Also, the Fonseca paper obtained genetic evidence that the recent colonization of America by Culex mosquitoes actually involves a strain derived from a rare successful hybridization between C. pipiens and C. molestus. They suggest hybridization may explain why the American form bites both birds and humans (this interpretation is controversial, see letter from Spielman et al.[9] and the response that follows it in Science). The consequences of this more indiscriminate feeding hit the news in 1999 with the outbreak of human encephalitis in New York, caused by West Nile virus. It was the first documented introduction of this virus into the Western Hemisphere; perhaps because in the longer established populations, the Old World northern above-ground C. pipiens almost exclusively bites birds, with the human-biting ones being incarcerated below ground.


Culex molestus has been observed in North and South America, Europe, Asia, Africa, and Australasia. It was first described in Egypt in the late 1700s,[10] and has likely spread via trade and colonial passages over the past centuries.

In the summer of 2011, an invasion of Culex molestus appeared on the Upper West Side in Manhattan, New York City. The mosquito is well known for being commonly found in sewers of New York and thriving throughout the year feeding on humans. Residents of older brownstones found the mosquitoes coming into basements and then through air vents and other openings into their homes. The city government did not make this infestation of the pest a top priority because they tested negative for West Nile virus and because of the high cost of mosquito control.[11]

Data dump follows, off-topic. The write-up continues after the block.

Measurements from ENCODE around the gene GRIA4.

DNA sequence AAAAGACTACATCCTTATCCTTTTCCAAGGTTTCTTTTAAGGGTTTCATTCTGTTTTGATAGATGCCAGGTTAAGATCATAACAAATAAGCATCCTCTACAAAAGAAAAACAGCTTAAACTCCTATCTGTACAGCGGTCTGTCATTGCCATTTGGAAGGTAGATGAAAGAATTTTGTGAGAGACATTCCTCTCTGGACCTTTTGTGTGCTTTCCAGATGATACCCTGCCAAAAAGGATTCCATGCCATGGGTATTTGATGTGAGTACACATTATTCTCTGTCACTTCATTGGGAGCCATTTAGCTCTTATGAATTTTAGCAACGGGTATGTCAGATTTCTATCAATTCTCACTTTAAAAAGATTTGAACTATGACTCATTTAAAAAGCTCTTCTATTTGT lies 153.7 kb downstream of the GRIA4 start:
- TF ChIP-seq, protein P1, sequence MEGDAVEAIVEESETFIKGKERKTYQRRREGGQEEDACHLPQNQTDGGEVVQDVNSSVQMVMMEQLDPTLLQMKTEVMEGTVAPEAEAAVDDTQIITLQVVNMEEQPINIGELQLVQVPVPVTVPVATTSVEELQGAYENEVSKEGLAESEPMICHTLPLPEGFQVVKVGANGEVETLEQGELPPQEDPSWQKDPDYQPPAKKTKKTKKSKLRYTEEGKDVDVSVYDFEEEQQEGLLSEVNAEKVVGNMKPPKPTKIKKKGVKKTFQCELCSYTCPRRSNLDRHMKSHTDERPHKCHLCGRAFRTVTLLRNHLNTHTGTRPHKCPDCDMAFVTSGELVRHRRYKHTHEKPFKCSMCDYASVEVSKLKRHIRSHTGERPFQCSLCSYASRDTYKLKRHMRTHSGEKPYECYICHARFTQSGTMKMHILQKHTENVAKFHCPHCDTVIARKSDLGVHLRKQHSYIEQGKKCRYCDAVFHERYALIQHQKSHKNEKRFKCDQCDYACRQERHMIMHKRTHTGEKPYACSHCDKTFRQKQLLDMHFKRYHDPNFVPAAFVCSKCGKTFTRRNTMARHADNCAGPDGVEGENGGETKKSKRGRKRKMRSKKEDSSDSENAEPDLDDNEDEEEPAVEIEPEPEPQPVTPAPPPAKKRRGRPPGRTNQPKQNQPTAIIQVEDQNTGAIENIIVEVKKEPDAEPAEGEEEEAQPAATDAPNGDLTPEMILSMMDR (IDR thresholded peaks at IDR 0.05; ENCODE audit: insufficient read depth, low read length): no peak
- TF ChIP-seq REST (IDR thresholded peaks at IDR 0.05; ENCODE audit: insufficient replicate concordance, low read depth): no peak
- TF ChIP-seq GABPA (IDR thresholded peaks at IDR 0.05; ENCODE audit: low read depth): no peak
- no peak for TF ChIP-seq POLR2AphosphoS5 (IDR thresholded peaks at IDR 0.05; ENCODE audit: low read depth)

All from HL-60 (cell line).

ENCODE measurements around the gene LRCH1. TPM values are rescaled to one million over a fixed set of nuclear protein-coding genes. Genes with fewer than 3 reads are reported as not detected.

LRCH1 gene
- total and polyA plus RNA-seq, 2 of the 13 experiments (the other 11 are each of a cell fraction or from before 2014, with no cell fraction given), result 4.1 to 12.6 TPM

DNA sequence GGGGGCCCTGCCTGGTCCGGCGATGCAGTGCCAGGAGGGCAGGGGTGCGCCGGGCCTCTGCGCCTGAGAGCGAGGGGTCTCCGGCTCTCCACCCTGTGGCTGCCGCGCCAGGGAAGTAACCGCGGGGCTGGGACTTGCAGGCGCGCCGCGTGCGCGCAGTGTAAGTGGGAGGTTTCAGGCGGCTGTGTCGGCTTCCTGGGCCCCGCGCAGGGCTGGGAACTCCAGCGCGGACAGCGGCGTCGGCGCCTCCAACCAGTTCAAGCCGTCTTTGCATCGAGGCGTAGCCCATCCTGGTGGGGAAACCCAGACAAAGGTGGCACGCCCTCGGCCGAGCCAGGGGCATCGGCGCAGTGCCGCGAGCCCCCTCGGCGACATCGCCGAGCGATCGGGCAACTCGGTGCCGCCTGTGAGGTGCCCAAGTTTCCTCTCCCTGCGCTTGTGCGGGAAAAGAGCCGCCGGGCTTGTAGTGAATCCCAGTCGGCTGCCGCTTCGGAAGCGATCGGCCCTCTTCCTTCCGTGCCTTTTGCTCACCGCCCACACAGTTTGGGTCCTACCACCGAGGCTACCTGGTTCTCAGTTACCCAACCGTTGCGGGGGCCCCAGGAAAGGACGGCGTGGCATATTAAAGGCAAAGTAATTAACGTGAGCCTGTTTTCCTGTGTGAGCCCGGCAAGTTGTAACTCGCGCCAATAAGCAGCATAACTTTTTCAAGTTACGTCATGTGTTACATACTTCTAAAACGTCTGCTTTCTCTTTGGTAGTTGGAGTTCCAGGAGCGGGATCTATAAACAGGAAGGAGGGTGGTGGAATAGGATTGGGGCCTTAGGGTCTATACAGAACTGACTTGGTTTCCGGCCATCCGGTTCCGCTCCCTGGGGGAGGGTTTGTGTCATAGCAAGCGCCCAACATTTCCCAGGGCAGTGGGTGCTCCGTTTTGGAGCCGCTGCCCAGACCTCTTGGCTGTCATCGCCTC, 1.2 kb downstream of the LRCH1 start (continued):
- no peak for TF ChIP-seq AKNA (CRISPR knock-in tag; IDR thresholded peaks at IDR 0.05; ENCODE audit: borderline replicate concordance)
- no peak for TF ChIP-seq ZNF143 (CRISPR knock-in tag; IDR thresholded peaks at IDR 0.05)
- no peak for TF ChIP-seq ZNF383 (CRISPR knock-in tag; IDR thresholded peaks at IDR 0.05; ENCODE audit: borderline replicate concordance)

In Australia, Culex molestus was first recorded in the 1940s, and has since spread across all southern states, causing a significant biting nuisance in urban areas. Unlike most Australian urban mosquitos, molestus is active through all 12 months of the year. Its introduction was likely through military movements into Melbourne during World War II, and genetic studies have indicated its most likely passage was from eastern Asia and Japan.[12] It has also been identified as a potential vector for several Australian blood-borne diseases, such as Ross River virus.


  1. ^ a b c d e f Fonseca DM, Keyghobadi N, Malcolm CA, et al. (March 2004). "Emerging vectors in the Culex pipiens complex" (PDF). Science. 303 (5663): 1535–1538. Bibcode:2004Sci...303.1535F. doi:10.1126/science.1094247. PMID 15001783. S2CID 40158868. Archived from the original (PDF) on 23 July 2011.